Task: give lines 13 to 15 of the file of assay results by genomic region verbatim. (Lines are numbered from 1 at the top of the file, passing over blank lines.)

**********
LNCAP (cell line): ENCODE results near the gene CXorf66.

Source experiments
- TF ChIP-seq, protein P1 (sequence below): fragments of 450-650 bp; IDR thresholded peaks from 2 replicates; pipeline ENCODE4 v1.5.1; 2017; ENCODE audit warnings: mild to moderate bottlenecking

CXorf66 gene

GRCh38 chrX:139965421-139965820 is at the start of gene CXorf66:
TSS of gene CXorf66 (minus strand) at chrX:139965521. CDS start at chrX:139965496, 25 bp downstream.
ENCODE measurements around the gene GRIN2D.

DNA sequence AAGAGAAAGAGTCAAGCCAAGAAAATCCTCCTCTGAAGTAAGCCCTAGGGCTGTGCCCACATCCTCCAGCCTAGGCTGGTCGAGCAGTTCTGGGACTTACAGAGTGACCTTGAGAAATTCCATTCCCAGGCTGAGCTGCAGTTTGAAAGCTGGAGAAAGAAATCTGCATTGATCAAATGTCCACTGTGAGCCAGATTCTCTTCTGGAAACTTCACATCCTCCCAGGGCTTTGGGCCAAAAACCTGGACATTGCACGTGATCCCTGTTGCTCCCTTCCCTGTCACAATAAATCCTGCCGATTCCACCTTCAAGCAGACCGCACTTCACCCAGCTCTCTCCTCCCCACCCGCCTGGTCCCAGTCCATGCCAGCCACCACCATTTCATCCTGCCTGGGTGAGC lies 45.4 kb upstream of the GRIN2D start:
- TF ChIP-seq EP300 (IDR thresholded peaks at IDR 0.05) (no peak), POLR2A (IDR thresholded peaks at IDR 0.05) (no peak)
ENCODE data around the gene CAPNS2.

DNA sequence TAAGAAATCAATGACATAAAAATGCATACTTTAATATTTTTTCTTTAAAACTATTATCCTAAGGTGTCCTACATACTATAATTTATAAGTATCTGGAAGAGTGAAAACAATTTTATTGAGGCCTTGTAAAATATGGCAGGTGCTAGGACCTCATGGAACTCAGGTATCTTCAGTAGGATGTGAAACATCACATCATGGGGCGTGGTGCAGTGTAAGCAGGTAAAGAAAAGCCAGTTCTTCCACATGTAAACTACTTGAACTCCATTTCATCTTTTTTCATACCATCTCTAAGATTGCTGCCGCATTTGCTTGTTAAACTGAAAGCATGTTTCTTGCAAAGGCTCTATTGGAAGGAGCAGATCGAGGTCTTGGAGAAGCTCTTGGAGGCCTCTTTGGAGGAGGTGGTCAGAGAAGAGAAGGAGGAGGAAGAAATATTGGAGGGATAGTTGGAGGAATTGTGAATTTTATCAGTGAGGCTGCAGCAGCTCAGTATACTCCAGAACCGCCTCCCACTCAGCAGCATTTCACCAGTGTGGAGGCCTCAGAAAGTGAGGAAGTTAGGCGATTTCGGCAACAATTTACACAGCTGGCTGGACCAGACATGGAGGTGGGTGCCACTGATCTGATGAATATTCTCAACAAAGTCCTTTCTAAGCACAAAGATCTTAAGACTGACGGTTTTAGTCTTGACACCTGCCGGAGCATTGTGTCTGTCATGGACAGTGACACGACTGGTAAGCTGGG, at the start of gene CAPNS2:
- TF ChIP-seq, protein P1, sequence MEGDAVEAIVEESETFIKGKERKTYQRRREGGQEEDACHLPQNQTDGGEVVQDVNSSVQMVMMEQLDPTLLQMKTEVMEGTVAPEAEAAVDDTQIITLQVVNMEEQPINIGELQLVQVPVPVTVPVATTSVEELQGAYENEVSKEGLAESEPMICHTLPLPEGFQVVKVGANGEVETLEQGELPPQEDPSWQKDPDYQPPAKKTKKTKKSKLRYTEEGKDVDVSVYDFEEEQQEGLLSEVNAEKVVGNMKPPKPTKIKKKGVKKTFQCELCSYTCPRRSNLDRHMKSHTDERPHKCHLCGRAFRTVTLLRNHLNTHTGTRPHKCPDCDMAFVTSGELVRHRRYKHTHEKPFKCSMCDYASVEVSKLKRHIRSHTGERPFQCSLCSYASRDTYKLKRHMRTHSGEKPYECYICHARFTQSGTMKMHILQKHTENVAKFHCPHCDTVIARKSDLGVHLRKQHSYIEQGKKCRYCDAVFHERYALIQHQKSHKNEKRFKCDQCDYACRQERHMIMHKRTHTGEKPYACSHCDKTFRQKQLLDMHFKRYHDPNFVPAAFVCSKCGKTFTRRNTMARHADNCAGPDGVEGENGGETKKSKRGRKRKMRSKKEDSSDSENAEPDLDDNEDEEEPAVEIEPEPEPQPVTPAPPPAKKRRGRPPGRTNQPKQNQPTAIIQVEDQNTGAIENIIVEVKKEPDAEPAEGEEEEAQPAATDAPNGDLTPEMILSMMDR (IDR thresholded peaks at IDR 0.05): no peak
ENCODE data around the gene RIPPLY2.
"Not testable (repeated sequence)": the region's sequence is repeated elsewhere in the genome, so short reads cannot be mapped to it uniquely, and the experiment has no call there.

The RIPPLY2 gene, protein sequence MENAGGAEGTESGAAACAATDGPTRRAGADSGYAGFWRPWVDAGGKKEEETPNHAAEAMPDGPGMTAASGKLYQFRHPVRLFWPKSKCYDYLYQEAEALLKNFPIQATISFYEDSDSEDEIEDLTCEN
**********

ENCODE data around the gene RIPPLY2.
"Not testable (repeated sequence)": the region's sequence is repeated elsewhere in the genome, so short reads cannot be mapped to it uniquely, and the experiment has no call there.

The RIPPLY2 gene, protein sequence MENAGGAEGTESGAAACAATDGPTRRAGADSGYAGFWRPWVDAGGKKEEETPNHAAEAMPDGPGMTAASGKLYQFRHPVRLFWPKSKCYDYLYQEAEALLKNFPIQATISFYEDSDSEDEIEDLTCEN